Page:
Cons: Because AIOs were created to be so user friendly, they are also very difficult to customize. Yes, you can add a booster or doubler to increase absorbency, but you don’t have the option to change fibers or soaker pads like you would in a hybrid system or with covers and prefolds. So while All In Ones are a one-step, easy to use system, they are also very limiting. You may eventually find that you need more absorbency at nighttime or naptime or you may find that a particular fiber isn’t working for baby’s skin anymore, in which case you may need to find an alternative system.

The Breakdown: If you want quick and easy, All In Ones are the cloth diapering system for you!



Pros: Fitteds are incredibly absorbent and are made without a waterproof layer. They often have multiple inserts that can be added or removed, making them easy to customize as needed. Because fitteds are sized, getting a good fit is simple and because they are made completely of absorbent fibers, they are breathable too. Natural fibers make fitteds easy to clean and comfortable on baby’s bottom.

Cons: Because fitteds do not have a waterproof layer, you must use either a wool cover or a waterproof cover along with your fitteds. While wool is breathable, durable and absorbent, some covers must be hand washed and all wool covers will need to be lanolized to be completely leak proof. The lanolizing process is not a difficult one, but it is an extra step for sure. Waterproof covers like the Thirsties Duo Wrap are easy and cost effective to use as well, but also another step in your cloth diapering process.

The Breakdown: If you need lots of absorbency and love wool covers, fitteds are the way to go.

Covers & Prefolds

Pros: Covers and prefolds are hailed as being the most cost effective cloth diapering system on the market. Covers can be wiped out and used multiple times and prefolds are both inexpensive to purchase and easy to clean. I was personally a little intimidated by this system when we first began cloth diapering, but there are many different options to choose from using covers and prefolds. Prefolds can be folded in different ways to customize your absorbency and they can also be sized up or down, depending on baby’s size and absorbency needs.

Cons: Because many alternate care providers prefer one change per diaper, they may need a one use system like All In Ones. Also, if you are using a Snappi with your prefolds, there can be a bit of a learning curve to fitting and adjusting your prefold. Many caregivers choose to use the pad fold rather than Snappis to avoid this fitting altogether.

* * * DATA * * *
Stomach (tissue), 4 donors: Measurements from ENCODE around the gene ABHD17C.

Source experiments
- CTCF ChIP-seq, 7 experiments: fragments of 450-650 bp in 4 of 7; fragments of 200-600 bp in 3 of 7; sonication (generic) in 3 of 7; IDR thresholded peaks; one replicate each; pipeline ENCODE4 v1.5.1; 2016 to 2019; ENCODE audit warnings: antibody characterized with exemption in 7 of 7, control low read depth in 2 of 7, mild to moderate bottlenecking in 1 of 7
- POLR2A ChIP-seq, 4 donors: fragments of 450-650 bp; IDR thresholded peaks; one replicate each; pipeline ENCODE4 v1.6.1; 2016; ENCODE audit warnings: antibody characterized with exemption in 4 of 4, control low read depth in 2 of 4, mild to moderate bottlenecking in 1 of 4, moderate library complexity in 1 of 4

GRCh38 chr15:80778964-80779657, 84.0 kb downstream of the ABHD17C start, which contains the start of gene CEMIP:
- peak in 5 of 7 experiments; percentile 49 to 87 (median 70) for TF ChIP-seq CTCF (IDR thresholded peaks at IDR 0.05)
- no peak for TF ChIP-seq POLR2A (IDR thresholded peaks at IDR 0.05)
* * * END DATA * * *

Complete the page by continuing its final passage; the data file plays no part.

The Breakdown: Covers and prefolds are by far the most budget friendly choice. If saving is at the top of your priority list, covers and prefolds will be right for you.



We always encourage our clients to choose two systems to bring home with them for a few reasons. First, baby may change environments more than once per day and one system may work better for daycare or an alternate care provider than it does for parents at home. Secondly, naptime and nighttime may require extra absorbency and therefore, you may prefer a more nighttime friendly option like the GroVia ONE, rather than a prefold and cover.

I would also consider traveling, laundry care and prep time with the system of your choice. Your lifestyle will greatly impact which cloth diaper system will work best for your family and should be a high priority when making your choice. Beyond your lifestyle, consider which caregiver will be doing the majority of the changing. Caregivers are more likely to get excited about cloth diapering when they are able to use the system that works best for them.

THE best cloth diaper system will be different for everyone. Which cloth diaper system is the best for your family? If you have something you love that’s working for you, I’d love if you shared it with us in the comments.


Want to hear from other cloth diapering parents? Checkout our Facebook community and our Instagram community to see other parents just like you who are loving cloth diapering with us and sharing cloth diapering with others.


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1 comment

  • Really good cloth diaper comparison.

    Prefold Cloth Diaper on